Described herein is a practical experiment in the spontaneous composition of music through real-time interaction between a human composer-performer and a semi-autonomous network of computer processes. A software system called The Duoquadragintapus was devised for this purpose, and used in performance to create and record musical variants of the same name, bounded by the resources and behaviors of generative processes allocated to the system by its author, who also occupies the role of composer-performer when the system is active. The Duoquadragintapus includes pre-composed music that can be incorporated at the whim of its human collaborator, as well as a number of independent processes designed to transform material derived from live instrumental performance and navigate relationships between live input and pre-rendered output. The human performer has two responsibilities: first, as an improvising instrumentalist, providing raw material for real-time software processes, the functioning of which remain independent of his control during performance; secondly, as a software engineer and composer, determining the boundaries of the system prior to performance and selecting when and how many of the computer system's various process classes are allowed manifest instances during performance. In this version of the The Duoquadragintapus, the performer uses a fretless electric guitar as an input instrument, and music is output through a battery of 32 percussion-playing robots and a 5.1 surround sound speaker array (though the system can easily be adapted to accommodate other types of input and output). High-level system control originates in MIDI information from the guitar and from a footswitch controller. The major components of the system include signal processing of audio from the guitar, factor oracle generation of accompaniment harmonies, factor oracle selection of pre-composed audio snippets generated via sonification of L-systems, phrase detection and rhythmic interpolation of phrases, a "lockstep" mode in which percussion robots mirror the rhythms played by the guitarist, and pre-scored control of performance variables such as changes in probabilities governing factor oracle traversal, choices for accompaniment voicing, and changes in ownership of parameter control from human to computer.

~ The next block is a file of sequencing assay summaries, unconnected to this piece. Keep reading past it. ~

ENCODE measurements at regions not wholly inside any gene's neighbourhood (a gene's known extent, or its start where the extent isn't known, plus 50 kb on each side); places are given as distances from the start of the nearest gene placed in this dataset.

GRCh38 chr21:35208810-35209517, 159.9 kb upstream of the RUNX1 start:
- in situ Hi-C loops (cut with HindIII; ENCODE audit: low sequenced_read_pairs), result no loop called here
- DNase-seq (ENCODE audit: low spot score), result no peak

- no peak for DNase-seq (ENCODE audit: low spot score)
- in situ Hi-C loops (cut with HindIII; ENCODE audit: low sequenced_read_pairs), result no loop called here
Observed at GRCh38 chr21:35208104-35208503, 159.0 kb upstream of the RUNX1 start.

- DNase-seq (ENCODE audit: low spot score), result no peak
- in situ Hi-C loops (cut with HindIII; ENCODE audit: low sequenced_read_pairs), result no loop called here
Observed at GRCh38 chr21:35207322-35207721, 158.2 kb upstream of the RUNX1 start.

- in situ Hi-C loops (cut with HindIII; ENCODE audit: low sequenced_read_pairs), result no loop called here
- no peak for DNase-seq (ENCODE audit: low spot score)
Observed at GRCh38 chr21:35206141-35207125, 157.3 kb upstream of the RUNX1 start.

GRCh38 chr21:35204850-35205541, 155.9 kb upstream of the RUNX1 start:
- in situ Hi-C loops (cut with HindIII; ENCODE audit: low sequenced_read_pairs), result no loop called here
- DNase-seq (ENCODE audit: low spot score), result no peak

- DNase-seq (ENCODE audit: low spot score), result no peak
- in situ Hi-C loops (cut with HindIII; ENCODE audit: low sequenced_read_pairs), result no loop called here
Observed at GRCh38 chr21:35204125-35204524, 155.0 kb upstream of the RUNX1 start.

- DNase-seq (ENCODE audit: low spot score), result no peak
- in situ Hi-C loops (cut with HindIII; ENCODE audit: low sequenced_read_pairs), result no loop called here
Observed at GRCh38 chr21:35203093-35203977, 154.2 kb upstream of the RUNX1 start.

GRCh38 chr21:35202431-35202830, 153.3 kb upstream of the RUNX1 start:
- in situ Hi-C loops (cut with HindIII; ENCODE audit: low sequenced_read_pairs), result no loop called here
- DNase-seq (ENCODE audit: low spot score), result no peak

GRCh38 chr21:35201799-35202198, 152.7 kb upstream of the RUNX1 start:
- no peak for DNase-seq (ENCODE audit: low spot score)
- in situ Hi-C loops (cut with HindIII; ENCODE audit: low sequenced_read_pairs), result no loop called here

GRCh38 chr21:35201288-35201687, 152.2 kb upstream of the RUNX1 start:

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|Commitee:||Deutsch, Diana, Dubnov, Shlomo, Puckette, Miller, Yadegari, Shahrokh|
|School:||University of California, San Diego|
|School Location:||United States -- California|
|Source:||DAI-A 70/12, Dissertation Abstracts International|
|Subjects:||Music, Computer science|
|Keywords:||Algorithmic composition, HCI, Human-computer interaction, Machine improvisation|
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